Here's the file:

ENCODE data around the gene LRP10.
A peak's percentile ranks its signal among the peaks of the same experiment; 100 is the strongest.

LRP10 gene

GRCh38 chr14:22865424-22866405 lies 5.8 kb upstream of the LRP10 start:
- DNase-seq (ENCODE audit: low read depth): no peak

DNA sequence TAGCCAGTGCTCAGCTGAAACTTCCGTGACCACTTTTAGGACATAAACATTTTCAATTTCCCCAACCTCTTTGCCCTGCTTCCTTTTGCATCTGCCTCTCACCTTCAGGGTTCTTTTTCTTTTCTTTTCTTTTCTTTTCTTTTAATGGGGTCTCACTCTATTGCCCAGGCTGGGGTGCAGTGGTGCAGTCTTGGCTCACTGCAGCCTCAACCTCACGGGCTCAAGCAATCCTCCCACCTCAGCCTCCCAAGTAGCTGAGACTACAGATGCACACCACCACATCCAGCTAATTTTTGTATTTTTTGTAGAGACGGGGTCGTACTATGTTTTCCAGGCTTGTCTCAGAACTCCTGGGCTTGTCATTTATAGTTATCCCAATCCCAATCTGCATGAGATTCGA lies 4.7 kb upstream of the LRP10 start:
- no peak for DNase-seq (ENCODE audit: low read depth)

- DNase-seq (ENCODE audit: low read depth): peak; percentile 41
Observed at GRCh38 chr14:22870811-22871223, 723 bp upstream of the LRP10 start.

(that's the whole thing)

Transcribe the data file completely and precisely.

ENCODE data around the gene LRP10.
A peak's percentile ranks its signal among the peaks of the same experiment; 100 is the strongest.

LRP10 gene

GRCh38 chr14:22865424-22866405 lies 5.8 kb upstream of the LRP10 start:
- DNase-seq (ENCODE audit: low read depth): no peak

DNA sequence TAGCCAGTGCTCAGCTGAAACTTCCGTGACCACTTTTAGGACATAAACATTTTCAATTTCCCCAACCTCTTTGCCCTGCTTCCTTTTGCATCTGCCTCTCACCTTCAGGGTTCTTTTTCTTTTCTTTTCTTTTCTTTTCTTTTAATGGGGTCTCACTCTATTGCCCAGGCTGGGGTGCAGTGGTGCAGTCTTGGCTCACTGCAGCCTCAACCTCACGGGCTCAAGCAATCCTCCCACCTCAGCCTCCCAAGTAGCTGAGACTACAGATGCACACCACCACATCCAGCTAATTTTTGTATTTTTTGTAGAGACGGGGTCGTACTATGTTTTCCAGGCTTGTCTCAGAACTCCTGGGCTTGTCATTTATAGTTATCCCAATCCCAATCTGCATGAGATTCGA lies 4.7 kb upstream of the LRP10 start:
- no peak for DNase-seq (ENCODE audit: low read depth)

- DNase-seq (ENCODE audit: low read depth): peak; percentile 41
Observed at GRCh38 chr14:22870811-22871223, 723 bp upstream of the LRP10 start.